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Famous People Born in Augusta, GA
Jim Dent
Pete Drake
Jasper Johns
Oliver Hardy
Blind Willie McTell
Vaughn Taylor
William Few
Jimmie Dyess
James Brown
George Walton
Lucy Craft Laney
Hulk Hogan
Amy Grant
Jessye Norman
Woodrow Wilson
Laurence Fishburne
George Washington
Bobby Jones

Jim Dent

Jim Dent

''Jim Dent'' (born May 9, 1939) is an American professional golfer.  He was born in the golf mecca of Augusta, Georgia, home of the Masters Tournament, though as an African American he wouldn't have been allowed onto the Augusta National course at the time, except as a caddie. He caddied both at Augusta National and at Augusta Country Club as a boy.  Doyle turned pro in 1966. During his regular (under 50) career he was Florida PGA Champion three times. However he is mainly notable for his success on the Senior PGA Tour, where he won eleven tournaments between 1989 and 1998.

“Currently a top player on the Senior PGA Tour,” Jim Dent has won more than $6 million in his professional golfing career. Mr. Dent surpassed the $5 million mark in earnings on the Senior Tour in 1997.  Mr. Dent has 12 Senior PGA victories including the Home Depot Invitational in 1998.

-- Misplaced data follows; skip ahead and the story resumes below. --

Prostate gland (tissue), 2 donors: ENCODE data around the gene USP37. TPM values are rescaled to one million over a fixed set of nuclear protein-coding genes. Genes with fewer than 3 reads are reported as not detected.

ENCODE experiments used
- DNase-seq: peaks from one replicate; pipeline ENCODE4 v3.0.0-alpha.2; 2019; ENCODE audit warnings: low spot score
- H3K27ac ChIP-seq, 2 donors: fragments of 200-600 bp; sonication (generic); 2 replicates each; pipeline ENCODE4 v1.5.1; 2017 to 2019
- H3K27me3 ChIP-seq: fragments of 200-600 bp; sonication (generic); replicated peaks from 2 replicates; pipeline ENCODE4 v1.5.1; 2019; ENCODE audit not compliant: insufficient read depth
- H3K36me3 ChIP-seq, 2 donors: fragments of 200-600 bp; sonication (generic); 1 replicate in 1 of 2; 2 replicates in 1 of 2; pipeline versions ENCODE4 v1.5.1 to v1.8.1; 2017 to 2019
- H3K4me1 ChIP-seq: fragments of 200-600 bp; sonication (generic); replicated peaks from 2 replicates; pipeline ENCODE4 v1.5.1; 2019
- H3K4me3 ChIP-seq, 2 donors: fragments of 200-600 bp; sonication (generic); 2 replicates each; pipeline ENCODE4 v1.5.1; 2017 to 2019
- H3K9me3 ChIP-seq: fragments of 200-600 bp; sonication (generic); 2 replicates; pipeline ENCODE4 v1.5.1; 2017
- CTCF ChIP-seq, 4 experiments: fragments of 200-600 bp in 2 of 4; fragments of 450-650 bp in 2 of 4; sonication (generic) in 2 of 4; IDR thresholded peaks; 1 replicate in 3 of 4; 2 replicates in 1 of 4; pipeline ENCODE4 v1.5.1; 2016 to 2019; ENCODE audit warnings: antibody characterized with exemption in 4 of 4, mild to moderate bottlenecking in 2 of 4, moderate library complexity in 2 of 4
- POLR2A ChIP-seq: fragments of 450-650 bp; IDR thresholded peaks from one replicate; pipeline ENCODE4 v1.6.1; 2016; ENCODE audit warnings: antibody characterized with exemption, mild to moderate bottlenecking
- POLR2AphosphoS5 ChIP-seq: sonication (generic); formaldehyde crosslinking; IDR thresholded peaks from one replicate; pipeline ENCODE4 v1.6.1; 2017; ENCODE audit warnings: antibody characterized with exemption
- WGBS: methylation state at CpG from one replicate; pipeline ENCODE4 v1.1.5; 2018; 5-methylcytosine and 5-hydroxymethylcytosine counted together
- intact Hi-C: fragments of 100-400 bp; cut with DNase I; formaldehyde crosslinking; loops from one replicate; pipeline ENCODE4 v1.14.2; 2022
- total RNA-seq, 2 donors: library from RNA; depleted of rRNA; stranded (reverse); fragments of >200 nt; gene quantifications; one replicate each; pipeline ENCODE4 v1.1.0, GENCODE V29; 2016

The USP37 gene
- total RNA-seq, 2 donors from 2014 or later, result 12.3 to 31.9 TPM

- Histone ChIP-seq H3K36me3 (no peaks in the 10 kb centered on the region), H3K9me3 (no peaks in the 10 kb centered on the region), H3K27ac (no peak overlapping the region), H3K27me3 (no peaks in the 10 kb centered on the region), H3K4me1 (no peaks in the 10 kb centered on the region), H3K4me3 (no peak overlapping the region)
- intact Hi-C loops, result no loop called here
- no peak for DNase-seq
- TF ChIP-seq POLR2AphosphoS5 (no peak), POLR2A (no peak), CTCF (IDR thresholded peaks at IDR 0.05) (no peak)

Pete Drake 

Roddis Franklin "Pete" Drake was a record producer, record company founder, and musician whose steel-guitar playing was heard on hundreds of hit recordings. One of the most sought-after backup musicians of the 1960s, he played on such gigantic chart toppers as Lynn Anderson's "Rose Garden," Charlie Rich's "Behind Closed Doors," Bob Dylan's "Lay Lady Lay," and Tammy Wynette's "Stand by Your Man." Drake played on thirty-eight of forty-eight BMI (Broadcast Music, Incorporated) award-winning recordings in 1966 alone. He also played his steel guitar on five of Elvis Presley's movie soundtracks.

Drake was born in Augusta on October 8, 1932, the son of a Pentecostal preacher. His brothers, Jack and Bill, performed as the Drake Brothers. Jack was a bass player for Grand Ole Opry star Ernest Tubb's band, the Texas Troubadours, for twenty-four years.

At age eighteen Drake drove to Nashville, Tennessee, heard steel guitarist Jerry Byrd on the Grand Ole Opry, and was inspired to buy a steel guitar in an Atlanta pawnshop. He organized a band, Sons of the South, in Atlanta in the 1950s; it included future country stars Jerry Reed, Doug Kershaw, Roger Miller, Jack Greene, and Joe South.

In 1959 Drake moved to Nashville at the suggestion of Kathleen Jackson, owner of Atlanta's popular Egyptian Ballroom nightclub. He went on the road as a backup musician for Don Gibson, Marty Robbins, and Carl and Pearl Butler. The first hit single he played on was Roy Drusky's "(I Don't Believe You Love Me) Anymore" in 1960. In 1964 Drake had an international hit on Smash Records with his "talking steel guitar" playing "Forever." He made the talking sound by speaking into a mouth device he had created that was connected to the steel guitar.

Drake had a productive association with folk singers Bob Dylan and Joan Baez. He played on Dylan's three historic Nashville-recorded albums, including Nashville Skyline, and on Baez's David's Album.